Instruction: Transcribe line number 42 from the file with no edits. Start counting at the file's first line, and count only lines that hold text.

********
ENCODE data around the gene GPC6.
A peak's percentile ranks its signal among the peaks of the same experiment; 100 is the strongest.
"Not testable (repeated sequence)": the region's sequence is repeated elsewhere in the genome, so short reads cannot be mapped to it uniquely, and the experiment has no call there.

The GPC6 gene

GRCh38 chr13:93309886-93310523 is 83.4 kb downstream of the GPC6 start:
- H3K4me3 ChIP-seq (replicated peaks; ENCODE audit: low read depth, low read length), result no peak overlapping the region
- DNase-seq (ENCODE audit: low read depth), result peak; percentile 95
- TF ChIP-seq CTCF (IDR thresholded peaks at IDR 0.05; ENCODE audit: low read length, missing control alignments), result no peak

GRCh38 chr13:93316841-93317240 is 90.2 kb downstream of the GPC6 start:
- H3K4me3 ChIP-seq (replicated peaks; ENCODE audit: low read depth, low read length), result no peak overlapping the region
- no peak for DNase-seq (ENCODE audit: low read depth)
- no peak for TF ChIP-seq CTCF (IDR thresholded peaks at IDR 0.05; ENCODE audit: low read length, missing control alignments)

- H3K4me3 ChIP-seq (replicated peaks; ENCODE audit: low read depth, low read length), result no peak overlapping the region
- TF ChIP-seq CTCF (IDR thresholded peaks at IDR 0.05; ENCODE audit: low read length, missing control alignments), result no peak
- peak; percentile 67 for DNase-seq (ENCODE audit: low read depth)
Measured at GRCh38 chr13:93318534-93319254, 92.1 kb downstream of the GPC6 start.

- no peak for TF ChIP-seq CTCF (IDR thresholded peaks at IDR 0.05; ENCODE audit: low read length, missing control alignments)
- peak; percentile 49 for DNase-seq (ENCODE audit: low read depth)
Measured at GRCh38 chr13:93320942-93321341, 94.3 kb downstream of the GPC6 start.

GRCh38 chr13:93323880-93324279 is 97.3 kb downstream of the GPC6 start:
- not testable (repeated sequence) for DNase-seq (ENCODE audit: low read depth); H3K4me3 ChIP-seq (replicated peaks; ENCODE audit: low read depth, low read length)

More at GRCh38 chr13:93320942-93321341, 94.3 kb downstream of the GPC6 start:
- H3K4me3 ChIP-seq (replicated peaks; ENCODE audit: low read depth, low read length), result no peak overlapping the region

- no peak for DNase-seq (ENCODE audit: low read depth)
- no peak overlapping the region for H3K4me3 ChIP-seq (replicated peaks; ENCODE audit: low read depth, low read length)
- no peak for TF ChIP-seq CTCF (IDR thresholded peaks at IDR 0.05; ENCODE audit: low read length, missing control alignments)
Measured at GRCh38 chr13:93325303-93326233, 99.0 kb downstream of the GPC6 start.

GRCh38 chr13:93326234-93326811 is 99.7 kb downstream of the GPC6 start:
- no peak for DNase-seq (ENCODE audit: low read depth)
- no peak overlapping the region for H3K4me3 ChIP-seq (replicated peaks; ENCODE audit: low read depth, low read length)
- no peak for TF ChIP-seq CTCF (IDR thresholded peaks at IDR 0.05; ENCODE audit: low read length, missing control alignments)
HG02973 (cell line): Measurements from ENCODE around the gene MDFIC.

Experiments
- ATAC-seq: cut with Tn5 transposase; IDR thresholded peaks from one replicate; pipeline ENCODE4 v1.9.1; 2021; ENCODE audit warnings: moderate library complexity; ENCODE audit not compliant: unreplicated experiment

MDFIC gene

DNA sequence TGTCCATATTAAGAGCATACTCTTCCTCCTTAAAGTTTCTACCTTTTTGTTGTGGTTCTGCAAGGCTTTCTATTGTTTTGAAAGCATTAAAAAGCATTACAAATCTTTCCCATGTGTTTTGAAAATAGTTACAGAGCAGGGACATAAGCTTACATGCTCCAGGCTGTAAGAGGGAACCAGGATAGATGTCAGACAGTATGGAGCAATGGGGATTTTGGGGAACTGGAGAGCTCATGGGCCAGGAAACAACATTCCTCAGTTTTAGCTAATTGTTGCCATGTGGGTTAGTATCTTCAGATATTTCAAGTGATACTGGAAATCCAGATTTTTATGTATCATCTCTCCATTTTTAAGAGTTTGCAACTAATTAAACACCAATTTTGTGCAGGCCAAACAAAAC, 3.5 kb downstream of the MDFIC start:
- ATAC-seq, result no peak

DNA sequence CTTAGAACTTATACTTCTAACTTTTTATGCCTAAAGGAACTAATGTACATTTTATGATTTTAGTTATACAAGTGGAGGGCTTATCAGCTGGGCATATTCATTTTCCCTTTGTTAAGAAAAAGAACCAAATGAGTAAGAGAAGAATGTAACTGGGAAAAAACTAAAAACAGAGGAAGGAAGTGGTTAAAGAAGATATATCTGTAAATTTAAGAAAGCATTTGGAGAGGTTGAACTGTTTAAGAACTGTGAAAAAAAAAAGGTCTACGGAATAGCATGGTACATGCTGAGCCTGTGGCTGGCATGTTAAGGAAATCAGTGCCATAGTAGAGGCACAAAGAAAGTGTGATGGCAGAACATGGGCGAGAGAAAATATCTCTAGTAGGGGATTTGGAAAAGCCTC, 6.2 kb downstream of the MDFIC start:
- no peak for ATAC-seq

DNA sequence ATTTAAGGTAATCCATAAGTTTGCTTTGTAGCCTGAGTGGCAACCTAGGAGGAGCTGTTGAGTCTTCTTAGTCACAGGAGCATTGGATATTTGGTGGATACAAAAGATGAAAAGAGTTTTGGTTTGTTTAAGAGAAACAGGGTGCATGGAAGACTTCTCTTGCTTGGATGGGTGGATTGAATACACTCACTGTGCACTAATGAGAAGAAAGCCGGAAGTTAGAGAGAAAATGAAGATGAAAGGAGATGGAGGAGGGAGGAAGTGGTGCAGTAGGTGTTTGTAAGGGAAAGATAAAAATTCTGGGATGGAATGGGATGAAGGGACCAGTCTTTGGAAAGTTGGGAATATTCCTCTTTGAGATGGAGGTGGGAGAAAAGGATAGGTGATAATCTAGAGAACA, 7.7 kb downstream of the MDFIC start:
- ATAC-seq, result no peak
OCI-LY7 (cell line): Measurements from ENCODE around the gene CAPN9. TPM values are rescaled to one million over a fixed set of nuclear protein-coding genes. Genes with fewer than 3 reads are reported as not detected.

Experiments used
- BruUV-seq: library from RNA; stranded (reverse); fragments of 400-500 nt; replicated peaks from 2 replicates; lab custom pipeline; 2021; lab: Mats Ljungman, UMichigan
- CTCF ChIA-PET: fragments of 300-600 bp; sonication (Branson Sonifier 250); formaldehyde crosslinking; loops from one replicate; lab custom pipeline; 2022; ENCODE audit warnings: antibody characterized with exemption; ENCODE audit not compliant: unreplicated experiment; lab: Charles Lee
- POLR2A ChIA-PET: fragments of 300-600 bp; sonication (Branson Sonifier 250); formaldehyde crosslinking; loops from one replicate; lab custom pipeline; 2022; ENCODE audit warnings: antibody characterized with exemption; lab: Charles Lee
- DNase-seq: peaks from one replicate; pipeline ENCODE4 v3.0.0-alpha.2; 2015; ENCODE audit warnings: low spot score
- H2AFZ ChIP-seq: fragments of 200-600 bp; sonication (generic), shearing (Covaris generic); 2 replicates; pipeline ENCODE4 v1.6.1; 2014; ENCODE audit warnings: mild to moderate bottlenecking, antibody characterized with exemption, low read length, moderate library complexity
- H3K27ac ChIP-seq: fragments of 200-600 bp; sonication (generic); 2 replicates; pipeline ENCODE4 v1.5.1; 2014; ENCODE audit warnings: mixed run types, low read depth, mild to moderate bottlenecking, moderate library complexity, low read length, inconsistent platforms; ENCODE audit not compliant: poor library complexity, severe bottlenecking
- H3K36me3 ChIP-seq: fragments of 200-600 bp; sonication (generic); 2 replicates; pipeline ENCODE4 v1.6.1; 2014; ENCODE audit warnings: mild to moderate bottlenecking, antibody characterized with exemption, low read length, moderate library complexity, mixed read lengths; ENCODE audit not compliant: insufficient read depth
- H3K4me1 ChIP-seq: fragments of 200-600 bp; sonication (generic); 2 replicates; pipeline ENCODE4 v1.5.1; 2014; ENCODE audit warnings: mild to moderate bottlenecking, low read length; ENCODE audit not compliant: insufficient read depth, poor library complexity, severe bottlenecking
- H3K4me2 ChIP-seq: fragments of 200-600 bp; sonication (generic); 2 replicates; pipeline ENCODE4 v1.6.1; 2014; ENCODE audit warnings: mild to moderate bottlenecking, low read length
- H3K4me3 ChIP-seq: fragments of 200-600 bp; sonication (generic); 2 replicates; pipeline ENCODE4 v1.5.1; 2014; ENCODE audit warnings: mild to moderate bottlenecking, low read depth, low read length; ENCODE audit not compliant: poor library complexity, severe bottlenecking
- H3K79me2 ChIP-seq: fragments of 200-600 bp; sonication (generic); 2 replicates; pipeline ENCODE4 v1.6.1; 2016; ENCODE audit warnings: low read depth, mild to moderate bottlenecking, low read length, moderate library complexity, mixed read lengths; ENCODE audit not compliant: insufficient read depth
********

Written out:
OCI-LY7 (cell line): Measurements from ENCODE around the gene CAPN9. TPM values are rescaled to one million over a fixed set of nuclear protein-coding genes. Genes with fewer than 3 reads are reported as not detected.